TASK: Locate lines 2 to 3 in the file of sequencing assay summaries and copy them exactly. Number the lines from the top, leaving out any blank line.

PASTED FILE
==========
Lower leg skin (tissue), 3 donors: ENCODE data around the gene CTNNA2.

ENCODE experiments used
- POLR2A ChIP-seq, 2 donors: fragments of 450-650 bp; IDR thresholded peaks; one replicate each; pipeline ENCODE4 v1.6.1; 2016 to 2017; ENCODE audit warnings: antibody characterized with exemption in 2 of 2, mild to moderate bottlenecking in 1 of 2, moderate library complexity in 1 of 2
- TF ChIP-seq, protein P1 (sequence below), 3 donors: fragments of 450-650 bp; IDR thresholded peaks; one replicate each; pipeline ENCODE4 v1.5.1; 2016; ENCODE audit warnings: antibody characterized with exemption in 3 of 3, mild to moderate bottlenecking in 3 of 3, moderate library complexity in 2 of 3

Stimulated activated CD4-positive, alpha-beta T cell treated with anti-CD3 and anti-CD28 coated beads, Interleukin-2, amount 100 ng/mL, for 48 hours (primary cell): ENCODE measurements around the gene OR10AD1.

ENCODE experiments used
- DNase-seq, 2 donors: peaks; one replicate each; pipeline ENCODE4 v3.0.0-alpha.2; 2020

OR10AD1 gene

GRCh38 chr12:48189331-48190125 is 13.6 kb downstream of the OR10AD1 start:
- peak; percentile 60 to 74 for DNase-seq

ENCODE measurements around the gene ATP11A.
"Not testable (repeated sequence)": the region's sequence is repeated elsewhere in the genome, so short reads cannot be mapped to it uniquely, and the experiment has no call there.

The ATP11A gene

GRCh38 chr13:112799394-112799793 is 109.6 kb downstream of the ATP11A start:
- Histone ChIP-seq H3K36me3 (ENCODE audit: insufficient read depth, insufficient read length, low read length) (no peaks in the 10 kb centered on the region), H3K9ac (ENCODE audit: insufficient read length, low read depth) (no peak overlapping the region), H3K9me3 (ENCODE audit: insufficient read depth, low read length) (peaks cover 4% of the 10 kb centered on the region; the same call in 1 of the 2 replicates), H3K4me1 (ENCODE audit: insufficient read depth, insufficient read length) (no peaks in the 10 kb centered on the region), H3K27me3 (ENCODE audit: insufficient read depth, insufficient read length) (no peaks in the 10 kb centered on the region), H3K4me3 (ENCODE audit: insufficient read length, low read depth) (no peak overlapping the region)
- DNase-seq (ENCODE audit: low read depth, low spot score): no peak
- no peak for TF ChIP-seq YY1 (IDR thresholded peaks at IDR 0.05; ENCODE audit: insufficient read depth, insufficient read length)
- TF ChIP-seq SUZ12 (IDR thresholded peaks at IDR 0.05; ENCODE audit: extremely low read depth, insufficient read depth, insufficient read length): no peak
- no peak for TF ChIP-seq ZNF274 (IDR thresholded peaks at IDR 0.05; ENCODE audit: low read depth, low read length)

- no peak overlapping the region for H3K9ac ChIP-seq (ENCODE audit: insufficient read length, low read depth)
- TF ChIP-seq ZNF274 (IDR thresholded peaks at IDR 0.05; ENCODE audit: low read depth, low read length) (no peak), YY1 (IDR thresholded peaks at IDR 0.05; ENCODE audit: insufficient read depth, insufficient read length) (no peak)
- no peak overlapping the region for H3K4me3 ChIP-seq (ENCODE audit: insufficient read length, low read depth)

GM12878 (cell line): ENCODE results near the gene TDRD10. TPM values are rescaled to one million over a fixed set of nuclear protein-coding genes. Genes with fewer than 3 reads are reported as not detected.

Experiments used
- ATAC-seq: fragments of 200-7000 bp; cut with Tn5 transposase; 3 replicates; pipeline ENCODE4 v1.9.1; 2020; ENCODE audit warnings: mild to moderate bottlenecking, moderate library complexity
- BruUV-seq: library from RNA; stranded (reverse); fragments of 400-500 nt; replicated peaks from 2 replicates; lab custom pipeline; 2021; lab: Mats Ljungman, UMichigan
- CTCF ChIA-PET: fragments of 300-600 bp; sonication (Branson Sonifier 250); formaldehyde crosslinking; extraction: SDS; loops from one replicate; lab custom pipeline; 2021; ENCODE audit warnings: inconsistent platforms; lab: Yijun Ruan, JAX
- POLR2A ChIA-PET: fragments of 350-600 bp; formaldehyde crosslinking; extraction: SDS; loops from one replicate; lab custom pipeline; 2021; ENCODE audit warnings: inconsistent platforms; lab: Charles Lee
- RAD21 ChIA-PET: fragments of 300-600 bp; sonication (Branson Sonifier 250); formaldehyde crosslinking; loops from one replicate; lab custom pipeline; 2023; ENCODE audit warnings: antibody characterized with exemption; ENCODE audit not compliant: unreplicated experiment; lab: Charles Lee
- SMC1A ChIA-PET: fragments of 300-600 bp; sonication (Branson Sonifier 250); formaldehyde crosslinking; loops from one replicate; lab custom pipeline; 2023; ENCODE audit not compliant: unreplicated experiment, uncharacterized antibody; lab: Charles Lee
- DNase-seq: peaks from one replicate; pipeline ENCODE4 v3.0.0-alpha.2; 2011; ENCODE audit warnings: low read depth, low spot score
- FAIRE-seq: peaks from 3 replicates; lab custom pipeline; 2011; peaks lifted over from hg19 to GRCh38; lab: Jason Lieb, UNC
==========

ENCODE experiments used
- POLR2A ChIP-seq, 2 donors: fragments of 450-650 bp; IDR thresholded peaks; one replicate each; pipeline ENCODE4 v1.6.1; 2016 to 2017; ENCODE audit warnings: antibody characterized with exemption in 2 of 2, mild to moderate bottlenecking in 1 of 2, moderate library complexity in 1 of 2